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CDC HIV/AIDS/Viral Hepatitis/STD/TB Prevention News Update
CALIFORNIA: Montclair Student Taking Part in UCLA Dance Charity for Pediatric AIDS Education
Jaime Alfaro
February 15, 2013 (02.14.13)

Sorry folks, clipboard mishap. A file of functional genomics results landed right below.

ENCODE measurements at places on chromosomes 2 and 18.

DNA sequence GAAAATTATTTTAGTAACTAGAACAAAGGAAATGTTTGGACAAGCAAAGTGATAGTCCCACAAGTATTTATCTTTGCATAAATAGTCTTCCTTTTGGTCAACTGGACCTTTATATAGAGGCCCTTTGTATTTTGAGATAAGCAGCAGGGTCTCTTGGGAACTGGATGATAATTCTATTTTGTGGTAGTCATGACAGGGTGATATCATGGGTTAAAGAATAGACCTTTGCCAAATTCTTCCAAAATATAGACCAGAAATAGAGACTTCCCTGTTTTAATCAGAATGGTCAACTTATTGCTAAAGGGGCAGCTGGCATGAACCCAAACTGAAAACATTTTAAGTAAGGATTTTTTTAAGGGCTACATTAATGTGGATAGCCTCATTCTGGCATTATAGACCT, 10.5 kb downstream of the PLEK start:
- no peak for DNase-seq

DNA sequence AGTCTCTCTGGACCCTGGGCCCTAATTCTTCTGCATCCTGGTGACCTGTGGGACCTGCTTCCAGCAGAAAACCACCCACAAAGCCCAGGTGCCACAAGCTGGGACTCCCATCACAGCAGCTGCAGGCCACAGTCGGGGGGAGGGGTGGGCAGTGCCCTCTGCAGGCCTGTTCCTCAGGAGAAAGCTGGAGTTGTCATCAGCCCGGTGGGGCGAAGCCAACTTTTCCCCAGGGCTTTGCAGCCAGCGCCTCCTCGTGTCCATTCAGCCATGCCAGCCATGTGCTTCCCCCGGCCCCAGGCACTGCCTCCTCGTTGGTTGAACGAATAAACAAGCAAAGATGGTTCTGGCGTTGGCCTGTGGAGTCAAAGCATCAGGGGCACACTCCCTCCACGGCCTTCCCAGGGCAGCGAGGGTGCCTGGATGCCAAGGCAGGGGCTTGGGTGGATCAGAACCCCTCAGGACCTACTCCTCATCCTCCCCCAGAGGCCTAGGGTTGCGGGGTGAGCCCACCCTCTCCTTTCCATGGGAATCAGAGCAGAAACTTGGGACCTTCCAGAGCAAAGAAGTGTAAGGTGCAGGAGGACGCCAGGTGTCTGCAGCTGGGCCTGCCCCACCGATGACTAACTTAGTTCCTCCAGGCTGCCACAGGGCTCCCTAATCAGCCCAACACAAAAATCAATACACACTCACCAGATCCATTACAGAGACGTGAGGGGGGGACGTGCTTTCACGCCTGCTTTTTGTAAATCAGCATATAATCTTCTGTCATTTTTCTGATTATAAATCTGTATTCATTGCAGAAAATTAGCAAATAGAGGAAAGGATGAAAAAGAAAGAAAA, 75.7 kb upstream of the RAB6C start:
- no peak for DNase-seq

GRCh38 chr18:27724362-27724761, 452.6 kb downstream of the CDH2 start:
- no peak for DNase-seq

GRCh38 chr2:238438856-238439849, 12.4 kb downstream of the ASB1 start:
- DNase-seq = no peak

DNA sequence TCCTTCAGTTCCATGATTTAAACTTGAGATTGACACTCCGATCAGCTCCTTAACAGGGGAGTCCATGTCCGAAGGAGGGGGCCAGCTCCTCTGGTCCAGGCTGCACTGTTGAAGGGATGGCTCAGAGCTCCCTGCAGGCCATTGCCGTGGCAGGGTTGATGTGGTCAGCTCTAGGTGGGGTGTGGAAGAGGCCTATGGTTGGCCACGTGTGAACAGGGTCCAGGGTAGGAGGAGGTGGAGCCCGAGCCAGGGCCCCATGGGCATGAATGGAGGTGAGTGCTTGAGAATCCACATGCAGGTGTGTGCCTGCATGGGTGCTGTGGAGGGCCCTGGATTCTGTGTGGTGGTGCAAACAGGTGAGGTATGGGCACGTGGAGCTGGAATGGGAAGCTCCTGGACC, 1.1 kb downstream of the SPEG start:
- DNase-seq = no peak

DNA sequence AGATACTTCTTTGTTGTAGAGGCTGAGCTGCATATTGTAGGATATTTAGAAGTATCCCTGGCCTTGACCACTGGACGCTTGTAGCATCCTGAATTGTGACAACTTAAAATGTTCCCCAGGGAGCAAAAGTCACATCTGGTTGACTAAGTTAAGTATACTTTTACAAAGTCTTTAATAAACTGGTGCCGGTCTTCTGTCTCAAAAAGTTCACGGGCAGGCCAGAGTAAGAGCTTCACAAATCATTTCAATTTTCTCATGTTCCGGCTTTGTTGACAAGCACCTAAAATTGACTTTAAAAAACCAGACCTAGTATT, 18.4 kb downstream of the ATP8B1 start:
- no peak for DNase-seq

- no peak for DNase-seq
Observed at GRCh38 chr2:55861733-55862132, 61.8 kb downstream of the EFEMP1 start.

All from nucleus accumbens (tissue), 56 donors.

Each year since 2002, the Pediatrics AIDS Coalition at the University of California, Los Angeles (UCLA) has organized a 26-hour Dance Marathon (DM) to raise funds, educate community members about pediatric HIV and AIDS, and acknowledge the battle of children suffering from AIDS. Zoe Filippenko, a UCLA sophomore from Montclair, Calif., will participate in the event on February 16 and 17. Along with thousands of other dancers, Filippenko will help fight HIV/AIDS by pledging to stand on her feet for 26 hours straight. Since it began 11 years ago, DM has empowered the UCLA campus and community in the fight against pediatric AIDS and has raised a total of $3 million. DM will provide live music and appearances by activists and celebrities. Last year, DM garnered more than 3,000 supporters and $450,000 in donations. Dancers raise at least $250 each by calling on friends and family. Filippenko, a repeat participant from last year, began her fundraising efforts weeks ago, asking for donations as Christmas gifts from family members and organizing a bake sale. One of Filippenko’s friends even pledged to run 10 miles to every donor's residence to collect her or his donation. DM proceeds go directly to the Elizabeth Glaser Pediatric AIDS Foundation, the largest pediatric AIDS foundation; the UCLA AIDS Institute; and Project Kindle, a free summer camp program for HIV-affected children. Children at risk for mother-to-child transmission are exceedingly vulnerable in utero, during childbirth, and when breast-feeding, according to the Pediatrics AIDS Coalition at UCLA. If an HIV-positive mother does not get treatment, her risk of infecting her child is greater than 30 percent. With antiretroviral medications and proper care during childbirth, doctors are able to reduce the chance of transmission from 30 percent to less than 1 percent. Progress has been made; however, more than 1,000 people continue to be infected with HIV daily because of a lack of resources. "I really enjoy being part of the event, but it's especially important to remember the reason I'm doing it is because of the cause," Filippenko said. "Today, pediatric AIDS is close to 100 percent preventable; the beneficiaries of DM are children who are actually affected by HIV.” For more information about UCLA's Pediatrics AIDS Coalition and DM, visit .